Blackberry RIM (Research in Motion) is a Smart phone manufacturing Canadian firm operating since 1999. It is currently the fourth most popular smart phone with 11.7% market share of the world behind Ericsson, Google and Apple. Blackberry started as the market leader introducing the push e-mail, mobile telephone, text messaging, internet faxing, web browsing and other wireless information services back in 2003.
How Blackberry is losing its market share?
Starting from the recent outage of Blackberry services in October, 2011; when an open letter to RIM CEOs came up addressing the failure of Blackberry PR, nothing really turned out good for RIM. New launches were not that successful and nearly 60% of Blackberry RIM users in US are planning to switch to either Android or Apple by the end of next year. Let’s see how it all started. Blackberry was Wall Street’s baby until Apple and Google launched its first iPhone and Android in 2007 respectively. For RIM’s adversity it never felt the need for a real innovation. Blackberry users were using the same technology for years and they needed a change which Android and Apple provided. It all started there and then. Blackberry didn’t realize the need of an hour, which was innovation, and it kept on giving the same services thinking that who’ll mess with RIM. This is where it all begins, RIM never went too far to feel a need of marketing intensely and the other companies made use of its over confidence.
According to Michael Mace
“In my opinion, RIM’s real problems center around two big issues: its market is saturating, and it seems to have lost the ability to create great products. This is a classic problem that eventually faces most successful computer platforms. The danger is not that RIM is about to collapse, but that it’ll drift into in a situation where it can’t afford the investments needed to succeed in the future. It’s very easy for a company to accidentally cross that line, and very hard to get back across it.
There’s a lesson in RIM’s situation for every tech company, so it’s worthwhile to spend some time understanding what’s happening.”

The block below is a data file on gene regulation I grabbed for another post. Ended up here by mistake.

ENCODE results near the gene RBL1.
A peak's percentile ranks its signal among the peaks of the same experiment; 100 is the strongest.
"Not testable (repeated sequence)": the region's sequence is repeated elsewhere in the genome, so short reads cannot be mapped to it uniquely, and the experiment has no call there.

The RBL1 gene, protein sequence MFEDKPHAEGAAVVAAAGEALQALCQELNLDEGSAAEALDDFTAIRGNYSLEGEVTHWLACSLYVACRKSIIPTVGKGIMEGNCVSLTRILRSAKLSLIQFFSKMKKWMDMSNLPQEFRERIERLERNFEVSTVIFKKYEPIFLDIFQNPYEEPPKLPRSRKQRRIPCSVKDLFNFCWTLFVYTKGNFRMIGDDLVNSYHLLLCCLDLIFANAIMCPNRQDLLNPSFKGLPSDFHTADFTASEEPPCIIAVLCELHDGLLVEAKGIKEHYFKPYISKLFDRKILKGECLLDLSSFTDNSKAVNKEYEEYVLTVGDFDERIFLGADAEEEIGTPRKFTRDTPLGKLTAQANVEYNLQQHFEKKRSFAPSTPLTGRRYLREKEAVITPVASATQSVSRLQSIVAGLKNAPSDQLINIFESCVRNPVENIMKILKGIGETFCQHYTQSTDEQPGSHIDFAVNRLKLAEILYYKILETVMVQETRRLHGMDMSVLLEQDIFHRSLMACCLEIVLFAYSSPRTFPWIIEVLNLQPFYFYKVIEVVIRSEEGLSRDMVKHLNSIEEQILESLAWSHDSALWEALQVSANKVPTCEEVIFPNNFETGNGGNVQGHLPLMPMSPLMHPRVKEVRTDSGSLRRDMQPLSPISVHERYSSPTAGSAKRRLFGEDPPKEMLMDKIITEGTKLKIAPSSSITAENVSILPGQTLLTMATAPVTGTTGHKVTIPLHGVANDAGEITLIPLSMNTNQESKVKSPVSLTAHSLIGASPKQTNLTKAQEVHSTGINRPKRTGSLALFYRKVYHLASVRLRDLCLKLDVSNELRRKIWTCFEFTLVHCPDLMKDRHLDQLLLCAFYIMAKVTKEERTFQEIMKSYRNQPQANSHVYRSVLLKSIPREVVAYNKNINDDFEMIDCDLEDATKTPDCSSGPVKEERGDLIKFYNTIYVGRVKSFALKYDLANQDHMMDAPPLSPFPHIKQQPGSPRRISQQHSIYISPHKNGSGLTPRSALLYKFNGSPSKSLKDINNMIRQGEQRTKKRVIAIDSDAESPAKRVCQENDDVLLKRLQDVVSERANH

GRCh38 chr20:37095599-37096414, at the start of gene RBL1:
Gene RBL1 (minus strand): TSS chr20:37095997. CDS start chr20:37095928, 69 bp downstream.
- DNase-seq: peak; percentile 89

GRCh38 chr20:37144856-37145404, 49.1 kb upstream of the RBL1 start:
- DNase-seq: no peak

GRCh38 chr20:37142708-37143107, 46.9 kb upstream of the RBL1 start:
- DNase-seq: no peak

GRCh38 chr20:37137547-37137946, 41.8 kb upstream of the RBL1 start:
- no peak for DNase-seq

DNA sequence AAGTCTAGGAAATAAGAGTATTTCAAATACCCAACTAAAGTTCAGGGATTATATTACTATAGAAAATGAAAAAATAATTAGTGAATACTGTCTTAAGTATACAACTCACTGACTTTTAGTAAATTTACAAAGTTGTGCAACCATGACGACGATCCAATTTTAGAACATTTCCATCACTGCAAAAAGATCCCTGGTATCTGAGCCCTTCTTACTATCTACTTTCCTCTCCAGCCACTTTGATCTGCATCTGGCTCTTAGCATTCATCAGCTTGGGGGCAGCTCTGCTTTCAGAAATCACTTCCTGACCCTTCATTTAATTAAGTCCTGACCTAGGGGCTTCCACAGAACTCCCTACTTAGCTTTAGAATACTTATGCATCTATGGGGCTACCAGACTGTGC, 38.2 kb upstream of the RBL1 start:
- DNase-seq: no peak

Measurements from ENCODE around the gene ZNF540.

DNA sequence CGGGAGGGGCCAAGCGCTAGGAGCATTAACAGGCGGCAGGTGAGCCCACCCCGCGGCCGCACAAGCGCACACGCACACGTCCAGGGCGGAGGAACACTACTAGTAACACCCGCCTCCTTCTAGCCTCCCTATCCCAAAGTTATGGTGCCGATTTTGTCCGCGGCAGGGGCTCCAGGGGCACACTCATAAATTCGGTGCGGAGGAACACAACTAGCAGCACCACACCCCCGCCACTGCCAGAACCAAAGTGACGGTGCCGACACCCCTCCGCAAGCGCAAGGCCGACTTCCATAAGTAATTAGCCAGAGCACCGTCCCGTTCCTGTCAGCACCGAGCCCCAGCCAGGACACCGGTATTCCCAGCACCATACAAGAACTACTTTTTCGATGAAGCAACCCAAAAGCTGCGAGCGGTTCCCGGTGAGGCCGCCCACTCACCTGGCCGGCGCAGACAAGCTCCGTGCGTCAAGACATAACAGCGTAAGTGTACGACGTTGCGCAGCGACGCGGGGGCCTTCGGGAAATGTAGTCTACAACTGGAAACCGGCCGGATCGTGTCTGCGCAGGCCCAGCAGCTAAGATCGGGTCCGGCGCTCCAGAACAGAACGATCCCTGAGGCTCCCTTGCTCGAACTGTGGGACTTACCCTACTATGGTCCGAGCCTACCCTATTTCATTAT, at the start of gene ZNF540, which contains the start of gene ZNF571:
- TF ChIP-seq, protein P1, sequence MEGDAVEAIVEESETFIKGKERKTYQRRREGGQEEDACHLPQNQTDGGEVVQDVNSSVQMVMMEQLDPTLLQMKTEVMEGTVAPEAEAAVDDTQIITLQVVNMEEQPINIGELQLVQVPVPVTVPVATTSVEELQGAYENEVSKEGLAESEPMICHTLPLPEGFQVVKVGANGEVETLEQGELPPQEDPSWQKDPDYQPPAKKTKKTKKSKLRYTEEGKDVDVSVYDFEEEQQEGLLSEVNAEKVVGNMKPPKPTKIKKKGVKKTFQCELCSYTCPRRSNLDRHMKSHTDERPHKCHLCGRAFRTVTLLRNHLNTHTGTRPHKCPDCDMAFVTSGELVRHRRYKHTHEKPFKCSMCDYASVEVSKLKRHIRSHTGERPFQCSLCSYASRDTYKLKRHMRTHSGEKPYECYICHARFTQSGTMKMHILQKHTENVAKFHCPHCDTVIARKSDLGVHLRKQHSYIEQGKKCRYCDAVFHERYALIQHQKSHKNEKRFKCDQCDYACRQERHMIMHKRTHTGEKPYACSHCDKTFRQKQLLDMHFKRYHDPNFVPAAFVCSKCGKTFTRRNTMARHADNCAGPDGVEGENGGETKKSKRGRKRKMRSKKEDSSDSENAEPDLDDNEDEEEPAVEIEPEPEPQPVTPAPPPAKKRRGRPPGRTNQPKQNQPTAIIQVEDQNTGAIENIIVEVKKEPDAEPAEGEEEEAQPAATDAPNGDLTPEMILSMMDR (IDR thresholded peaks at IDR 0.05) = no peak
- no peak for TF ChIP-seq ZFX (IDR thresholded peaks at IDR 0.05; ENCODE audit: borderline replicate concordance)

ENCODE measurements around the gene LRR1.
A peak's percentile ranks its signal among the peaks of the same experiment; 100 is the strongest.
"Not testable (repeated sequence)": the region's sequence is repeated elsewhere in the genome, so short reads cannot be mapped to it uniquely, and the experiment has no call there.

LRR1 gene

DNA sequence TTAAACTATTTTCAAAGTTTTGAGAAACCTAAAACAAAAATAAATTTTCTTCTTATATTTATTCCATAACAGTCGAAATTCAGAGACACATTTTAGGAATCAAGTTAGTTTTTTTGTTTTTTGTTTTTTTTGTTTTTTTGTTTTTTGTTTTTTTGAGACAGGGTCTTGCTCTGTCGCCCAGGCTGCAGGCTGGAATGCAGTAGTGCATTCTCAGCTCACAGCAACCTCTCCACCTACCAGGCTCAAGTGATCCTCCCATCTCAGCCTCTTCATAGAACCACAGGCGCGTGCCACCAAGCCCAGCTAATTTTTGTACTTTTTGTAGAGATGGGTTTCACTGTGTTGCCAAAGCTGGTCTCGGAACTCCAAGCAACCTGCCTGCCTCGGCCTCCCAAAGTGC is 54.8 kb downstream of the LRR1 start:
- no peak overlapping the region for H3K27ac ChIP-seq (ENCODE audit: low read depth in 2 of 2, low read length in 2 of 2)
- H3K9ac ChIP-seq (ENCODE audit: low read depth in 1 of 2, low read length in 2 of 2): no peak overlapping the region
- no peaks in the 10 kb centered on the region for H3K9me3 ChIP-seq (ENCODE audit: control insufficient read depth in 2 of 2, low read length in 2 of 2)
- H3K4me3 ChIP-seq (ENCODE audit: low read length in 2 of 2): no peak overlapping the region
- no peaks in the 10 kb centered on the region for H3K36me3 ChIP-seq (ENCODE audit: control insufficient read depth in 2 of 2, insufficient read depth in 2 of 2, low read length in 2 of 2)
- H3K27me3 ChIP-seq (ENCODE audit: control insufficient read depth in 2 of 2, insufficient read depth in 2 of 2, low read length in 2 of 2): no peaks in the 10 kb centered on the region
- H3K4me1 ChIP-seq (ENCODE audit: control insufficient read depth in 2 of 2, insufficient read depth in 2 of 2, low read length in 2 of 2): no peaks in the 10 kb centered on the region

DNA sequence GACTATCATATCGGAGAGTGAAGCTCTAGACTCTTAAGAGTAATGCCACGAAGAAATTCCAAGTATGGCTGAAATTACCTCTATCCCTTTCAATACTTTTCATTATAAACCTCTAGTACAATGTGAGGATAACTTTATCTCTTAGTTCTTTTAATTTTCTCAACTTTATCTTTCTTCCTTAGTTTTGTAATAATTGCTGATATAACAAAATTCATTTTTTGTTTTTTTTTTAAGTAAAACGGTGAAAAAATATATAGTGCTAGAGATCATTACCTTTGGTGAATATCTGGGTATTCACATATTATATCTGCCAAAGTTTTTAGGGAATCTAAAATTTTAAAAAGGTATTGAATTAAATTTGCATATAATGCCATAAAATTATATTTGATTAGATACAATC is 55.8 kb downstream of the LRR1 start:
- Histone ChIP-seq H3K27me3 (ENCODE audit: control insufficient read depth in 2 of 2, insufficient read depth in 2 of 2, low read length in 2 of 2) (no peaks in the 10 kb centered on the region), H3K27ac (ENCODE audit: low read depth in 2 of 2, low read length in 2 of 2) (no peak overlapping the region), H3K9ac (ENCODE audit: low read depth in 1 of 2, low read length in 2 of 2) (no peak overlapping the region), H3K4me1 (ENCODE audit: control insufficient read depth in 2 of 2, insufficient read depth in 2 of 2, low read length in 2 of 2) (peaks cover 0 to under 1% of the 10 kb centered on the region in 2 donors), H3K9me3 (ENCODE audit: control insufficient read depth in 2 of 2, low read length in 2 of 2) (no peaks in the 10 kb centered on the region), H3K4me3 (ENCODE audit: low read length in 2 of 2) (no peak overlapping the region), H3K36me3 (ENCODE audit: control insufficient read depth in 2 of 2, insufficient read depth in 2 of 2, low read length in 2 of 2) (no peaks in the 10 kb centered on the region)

Why Blackberry is failing as a product?
Primarily Innovation was the main reason because of which Blackberry is facing such a rapid downfall. Most of the smart phone users have gone so far and called the upcoming launches of RIM “Boring”. Another reason is the lack of applications in Blackberry. Looks like even the developers don’t like the idea of making Blackberry apps. Since its debut in 2009 only 26,000 applications of Blackberry have been developed as of April 2011. Blackberry’s core competence were its push e-mail and BBM (Blackberry Messenger Service), of late almost all mobile phones have push e-mails and the new iMessage introduced by Apple is gunning for BBM.
What Blackberry should do to strike back?
Blackberry OS 7 is already facing the downfall despite the fact that it’s yet to be released. Blackberry’s future looks blurry with no real hope as it also lost its competitive advantage of BBM which ensured its sales in Middle East and Africa mainly. There are certain things which could be done to save Blackberry for all the right reasons. As Michael Mace says,
“To fix their problems, RIM needs to create rigorous up-front planning processes in its software team, with someone who has dictatorial power placed in charge of overall software integration for a device or OS release. Also, the product manager needs to be empowered (actually required) to delay shipment of a product if it’s not right. I’m sure someone at RIM knew about the problems in the Torch. The fact that the company went ahead and shipped it is almost as disturbing as the problems themselves.”
What Blackberry needs is a visionary innovation that will give RIM a reason to stay in the market and compete at the top level. Along with that the company needs to change its development process to guarantee proper design and integrating all products. There’s a lot of work needed to be done if Blackberry RIM really wants to make sure that it stays in the competition and reclaim its lost market share.